Frank Luntz: Man, the Republicans in my vaccine focus group really didn't like Anthony Fauci

Something fun on a slow Friday afternoon for all the Fauci-haters out there. Last night Ben Domenech was asked about him on Bret Baier’s show and gave this answer:

“Look, I want to be measured and when I am saying here, Domenech said. “Dr. Fauci is someone who has worked very hard for the American people. He is in many ways someone that we all should respect, but I think that the fact is that he is someone as a messenger who has outlived his usefulness to both administrations, this one in the previous one because of his inconsistency is and because I think people see through this kind of theater that Rand Paul was criticizing.”

I’ve made that point too. If the biggest stumbling block to herd immunity is Republicans (particularly Republican men), and if Republicans view Fauci dimly, then it stands to reason that Fauci is a poor choice to be the face of the national vaccination effort. He’s highly respected by non-Republicans, but that group doesn’t need as much persuasion to get their shots. And there’s no reason to think another public health expert couldn’t convince them.

Getting into viral squabbles with Republican politicians like Rand Paul doesn’t help matters either, although in Fauci’s defense I’m not sure what he’s supposed to do about that. He had to testify before the Senate yesterday; Paul came after him about masks and Fauci responded. He was on CNN last night and on CBS this morning and was naturally asked about the exchange. Should he have skipped those interviews to avoid further antagonizing righties or should he have gone on the air to correct some of the misconceptions fostered by Paul?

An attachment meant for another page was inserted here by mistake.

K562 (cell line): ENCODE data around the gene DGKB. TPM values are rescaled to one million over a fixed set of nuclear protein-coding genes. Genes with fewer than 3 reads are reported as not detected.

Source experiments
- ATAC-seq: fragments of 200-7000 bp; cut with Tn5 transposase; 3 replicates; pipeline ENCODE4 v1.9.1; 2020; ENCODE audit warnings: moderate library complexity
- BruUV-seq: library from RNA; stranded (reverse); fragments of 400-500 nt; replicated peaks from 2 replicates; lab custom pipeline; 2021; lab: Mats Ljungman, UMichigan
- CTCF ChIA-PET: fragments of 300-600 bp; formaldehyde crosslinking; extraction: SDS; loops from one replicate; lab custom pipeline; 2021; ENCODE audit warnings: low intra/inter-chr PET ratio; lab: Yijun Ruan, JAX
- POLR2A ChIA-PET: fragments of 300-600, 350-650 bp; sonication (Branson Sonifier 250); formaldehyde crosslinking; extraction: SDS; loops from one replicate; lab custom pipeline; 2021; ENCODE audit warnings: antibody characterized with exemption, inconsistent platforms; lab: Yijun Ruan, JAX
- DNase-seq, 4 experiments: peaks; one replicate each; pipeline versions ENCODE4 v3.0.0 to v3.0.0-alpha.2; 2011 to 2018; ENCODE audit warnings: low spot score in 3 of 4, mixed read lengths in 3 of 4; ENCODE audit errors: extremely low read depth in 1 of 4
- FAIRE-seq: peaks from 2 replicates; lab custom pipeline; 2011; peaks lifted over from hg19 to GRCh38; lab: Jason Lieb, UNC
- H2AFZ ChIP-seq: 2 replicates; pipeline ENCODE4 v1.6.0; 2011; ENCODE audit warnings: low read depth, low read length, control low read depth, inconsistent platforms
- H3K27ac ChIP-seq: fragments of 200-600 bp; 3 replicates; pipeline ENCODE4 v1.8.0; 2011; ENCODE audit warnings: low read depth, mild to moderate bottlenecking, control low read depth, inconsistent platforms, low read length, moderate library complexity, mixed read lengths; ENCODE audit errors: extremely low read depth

For instance, last night Fauci told CNN that one reason for continued mask-wearing is that there’s new evidence that people, especially older people, can get reinfected after surviving COVID once. And that’s true:

People over 65 who have recovered from COVID-19 have a 50 percent higher chance of a second attack within six months of their first illness, a new study has found.

The odds are much better for younger, healthier people, but still not a sure thing, according to the Danish study, which was published in the Lancet medical journal.

About 80 percent of healthy people under age 65 did not suffer a second attack within six months of a first COVID-19 illness, according to the study, which looked at 4,000 test subjects.

But is the risk of reinfection so great for a vaccinated senior citizen that it’s worth having him on TV wagging his finger about it, knowing that that’s destined to convince some vaccine fencesitters not to even bother getting the jab?

The worst thing about the Fauci/Paul mask debate is that no average citizen is still participating in it. It’s completely played out after a full year of culture war over it. If you’re risk-averse, you’ll wear the mask no matter what Paul says until the totality of the pandemic’s circumstances lead you to believe that there’s no reason to continue doing so. If you’re risk-tolerant or aggressively anti-mask, God knows Anthony Fauci isn’t going to convince you at this late date to rethink. The same goes for vaccinated people: If you got the jab because you’ve been looking forward to visiting public spaces maskless after a year, Fauci’s scolding won’t matter because you’ll have already dismissed him as overly cautious and prone to playing psychological games with people. (“We can’t tell the vaccinated to unmask or else the unvaccinated will want to do so too!”) The White House should find a different messenger, or at least diversify the messengers they’re using for vaccine PR.